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DB Reader: Carbon footprints in wine – a merchant’s perspective

Oleg Dmitriev, co-founder of London-based Independent Wine, explains why he altered his business model this year to focus on selling wines made closer to home.

With scientists predicting that 2020 will be the hottest year since records began, it’s clear that global warming will have a deep impact worldwide. Research published by Opinium in 2019 showed that almost two thirds of the British population believe that we’re living through a climate emergency, and 64% think it’s the government’s responsibility to take action against climate change.

One of the easiest ways to help the planet is limiting the amount of CO2 we produce – also known as reducing our carbon footprint. But how does the way we consume wine play into this? Independent Wine came up with research showing that wine imports from New World countries such as New Zealand and Australia have a carbon footprint three to four times greater than wine bought from countries in Europe, such as France and Italy. We decided to look into this – here’s what we found.

In terms of reducing our environmental impact, Britain already recycles over 70% of its packaging waste – putting it ahead of current EU recycling targets. But while packaging from wine can be recycled, the fuel used to transport it to your table can’t. Transport is a major source of CO2 – boats, planes and lorries are responsible for 20% of all greenhouse gas emissions in Europe.

Carbon footprint of import routes

Britain imports most of its wine from overseas, but every import route is different. We applied a methodology from the European Chemical Transport Association to calculate carbon footprints of the main import routes for wine.

The UK’s all time favourites from New Zealand – Marlborough Sauvignon Blanc and Hawke’s Bay Syrah – make the remarkable journey of 17 thousand miles, across three oceans, on board a container ship. In addition to that, they travel a few hundred miles by road – both from the winery to the ship in New Zealand, and from the docks in Britain to retailers across the country. As a result, this is quite a fuel-intensive route which produces 2.1kg of CO2 for each 6-bottle case of wine. New Zealand isn’t the only culprit. The wine route from Australia has a carbon footprint of 2kg per case, and for Argentina each case is responsible for 1.5kg of CO2.

Importing wines from closer to home generates much less CO2. Shipping a 6-bottle case of wine from a warehouse in Milan to a shop in the Midlands would generate 0.6kg of CO2, and from Bordeaux only 0.52 kg. Although Old World wine is typically imported by road freight, which is known to be seven times more CO2-intensive than ships, the routes are far shorter.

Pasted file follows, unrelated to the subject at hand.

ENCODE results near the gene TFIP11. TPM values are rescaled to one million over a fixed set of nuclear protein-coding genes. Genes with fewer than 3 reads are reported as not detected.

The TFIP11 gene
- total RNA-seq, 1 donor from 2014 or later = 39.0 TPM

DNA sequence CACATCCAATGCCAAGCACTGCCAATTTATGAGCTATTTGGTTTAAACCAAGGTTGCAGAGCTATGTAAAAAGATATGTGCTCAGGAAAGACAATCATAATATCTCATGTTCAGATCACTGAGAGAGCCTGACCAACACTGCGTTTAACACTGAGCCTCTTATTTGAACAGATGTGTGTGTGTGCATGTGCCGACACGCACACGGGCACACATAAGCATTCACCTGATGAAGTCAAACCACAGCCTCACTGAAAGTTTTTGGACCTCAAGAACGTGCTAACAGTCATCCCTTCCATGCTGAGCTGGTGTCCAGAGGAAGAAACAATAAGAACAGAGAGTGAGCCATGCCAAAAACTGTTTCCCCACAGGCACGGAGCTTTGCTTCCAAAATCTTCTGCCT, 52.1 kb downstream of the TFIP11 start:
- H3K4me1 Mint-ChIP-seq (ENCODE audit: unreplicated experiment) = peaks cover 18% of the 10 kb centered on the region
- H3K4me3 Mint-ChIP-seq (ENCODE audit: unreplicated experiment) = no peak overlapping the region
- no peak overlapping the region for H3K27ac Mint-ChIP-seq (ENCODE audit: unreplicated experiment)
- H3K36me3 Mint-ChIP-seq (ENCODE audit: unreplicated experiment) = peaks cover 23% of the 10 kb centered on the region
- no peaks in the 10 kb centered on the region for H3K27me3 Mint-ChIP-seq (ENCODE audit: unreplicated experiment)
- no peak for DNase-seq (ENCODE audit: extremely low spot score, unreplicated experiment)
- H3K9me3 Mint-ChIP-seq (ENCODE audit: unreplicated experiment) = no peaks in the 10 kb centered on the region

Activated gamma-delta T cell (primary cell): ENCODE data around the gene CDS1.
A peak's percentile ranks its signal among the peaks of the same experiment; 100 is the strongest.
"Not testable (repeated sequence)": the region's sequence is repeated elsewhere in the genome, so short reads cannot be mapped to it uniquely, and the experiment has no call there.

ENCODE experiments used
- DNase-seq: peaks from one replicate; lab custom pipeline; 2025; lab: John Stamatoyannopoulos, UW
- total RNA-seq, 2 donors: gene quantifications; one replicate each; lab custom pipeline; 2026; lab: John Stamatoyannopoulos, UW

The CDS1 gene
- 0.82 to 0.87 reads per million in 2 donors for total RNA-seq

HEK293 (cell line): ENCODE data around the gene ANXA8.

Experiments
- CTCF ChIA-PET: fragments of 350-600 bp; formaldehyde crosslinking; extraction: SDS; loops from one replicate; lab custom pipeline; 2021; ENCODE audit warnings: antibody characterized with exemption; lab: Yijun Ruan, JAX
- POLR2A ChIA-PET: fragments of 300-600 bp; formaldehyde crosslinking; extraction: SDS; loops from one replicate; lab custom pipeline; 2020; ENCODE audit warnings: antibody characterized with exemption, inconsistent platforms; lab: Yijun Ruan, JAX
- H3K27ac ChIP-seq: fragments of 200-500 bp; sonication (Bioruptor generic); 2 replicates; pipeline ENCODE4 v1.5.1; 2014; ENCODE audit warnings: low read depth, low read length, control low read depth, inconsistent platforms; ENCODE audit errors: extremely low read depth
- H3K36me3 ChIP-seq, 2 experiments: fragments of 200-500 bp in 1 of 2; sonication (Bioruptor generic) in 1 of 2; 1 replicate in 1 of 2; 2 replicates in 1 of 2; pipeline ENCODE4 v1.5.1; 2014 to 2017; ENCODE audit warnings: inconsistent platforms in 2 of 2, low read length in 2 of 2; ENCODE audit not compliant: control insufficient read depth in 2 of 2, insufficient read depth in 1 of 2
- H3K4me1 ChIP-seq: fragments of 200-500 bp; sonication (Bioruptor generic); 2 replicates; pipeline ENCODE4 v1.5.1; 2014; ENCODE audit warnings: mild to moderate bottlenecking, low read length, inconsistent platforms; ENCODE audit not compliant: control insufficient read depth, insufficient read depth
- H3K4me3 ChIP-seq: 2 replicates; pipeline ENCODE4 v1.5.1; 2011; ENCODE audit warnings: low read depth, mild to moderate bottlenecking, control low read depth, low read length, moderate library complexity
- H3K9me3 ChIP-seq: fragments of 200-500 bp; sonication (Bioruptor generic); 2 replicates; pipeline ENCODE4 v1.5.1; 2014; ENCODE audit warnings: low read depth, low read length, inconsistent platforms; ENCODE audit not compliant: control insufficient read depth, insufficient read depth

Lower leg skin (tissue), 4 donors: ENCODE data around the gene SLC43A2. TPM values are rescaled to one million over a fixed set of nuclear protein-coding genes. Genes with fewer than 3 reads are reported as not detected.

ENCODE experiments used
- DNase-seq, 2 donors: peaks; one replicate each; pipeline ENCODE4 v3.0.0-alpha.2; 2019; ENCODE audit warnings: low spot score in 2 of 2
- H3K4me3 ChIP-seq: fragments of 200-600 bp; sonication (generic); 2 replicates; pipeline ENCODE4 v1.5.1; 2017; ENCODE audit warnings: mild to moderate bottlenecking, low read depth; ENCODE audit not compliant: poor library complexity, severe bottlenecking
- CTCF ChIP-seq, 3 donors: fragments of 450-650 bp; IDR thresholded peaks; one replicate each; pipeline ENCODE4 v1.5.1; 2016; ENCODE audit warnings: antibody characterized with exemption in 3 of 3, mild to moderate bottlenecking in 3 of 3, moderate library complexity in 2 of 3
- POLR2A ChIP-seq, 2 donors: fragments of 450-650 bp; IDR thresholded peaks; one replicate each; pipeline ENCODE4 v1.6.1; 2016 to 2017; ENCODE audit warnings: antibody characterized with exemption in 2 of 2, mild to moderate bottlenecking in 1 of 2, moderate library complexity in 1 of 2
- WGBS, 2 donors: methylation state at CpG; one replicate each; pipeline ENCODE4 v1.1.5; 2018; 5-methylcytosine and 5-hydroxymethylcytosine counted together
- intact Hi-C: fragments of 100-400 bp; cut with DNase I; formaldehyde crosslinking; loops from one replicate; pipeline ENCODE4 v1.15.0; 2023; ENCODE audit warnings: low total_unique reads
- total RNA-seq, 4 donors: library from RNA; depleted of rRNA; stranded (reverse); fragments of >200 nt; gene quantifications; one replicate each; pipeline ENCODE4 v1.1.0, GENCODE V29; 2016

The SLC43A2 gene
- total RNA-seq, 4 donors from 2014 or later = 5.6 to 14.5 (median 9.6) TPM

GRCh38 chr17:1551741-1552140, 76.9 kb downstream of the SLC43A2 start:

The impact of wine imports

Over the course of a year, the UK imports 220 million litres of wine from Australia alone – producing 96 thousand tonnes of CO2 emissions. This is roughly equivalent to heating 35 thousand UK homes for a year. Importing wines from New Zealand adds an extra 19 thousand tonnes of CO2 to that total. It becomes even more astonishing when considering the import impact of wines from South Africa, South America and the USA.

Although the UK imports three times as much wine from France and Italy than it does from New Zealand, shipping wine from the New World still generates far more CO2 than buying from countries closer to home.

The wine merchant perspective

Having done the study, we decided that it’s our responsibility as a wine merchant to be more sustainable. In 2020 we changed our strategy and decided to concentrate on high-quality wines from Italy. We now sell wine with far fewer air miles, and in this way we are able to reduce the carbon footprint of our business.

Happily, more and more British families are doing their bit to protect our planet by reducing their food miles, switching to produce sourced from local farmers instead of more exotic options that have travelled halfway around the world. The next step towards taking responsibility for the environment is sourcing wine from our neighbouring countries. Why not try the new “Gran Selezione” class from Chianti Classico DOCG or a noble white like Gewürztraminer from Alpine vineyards in Italy’s Alto Adige DOC?

As well as classic favourites like Grand Cru Bordeaux, Barolo DOCG and Reserva Rioja, there are lots of small and innovative producers creating exciting new twists on classic styles. There are quite a few wines styles which are still fairly undiscovered in Britain, such as the aromatic white grape Arneis, and rich Nebbiolo from Roero – a hidden gem just a stone’s throw away from the legendary Barolo.

Are there any alternatives for wine importers who want to continue importing from the New World? Perhaps so. There are several ways to offset the carbon footprint of transport – for example planting more trees, and investing in renewable energy or sustainable farming. It is interesting to see that more wine merchants are becoming conscious of their carbon footprint, and we hope that this will resonate well with British consumers.

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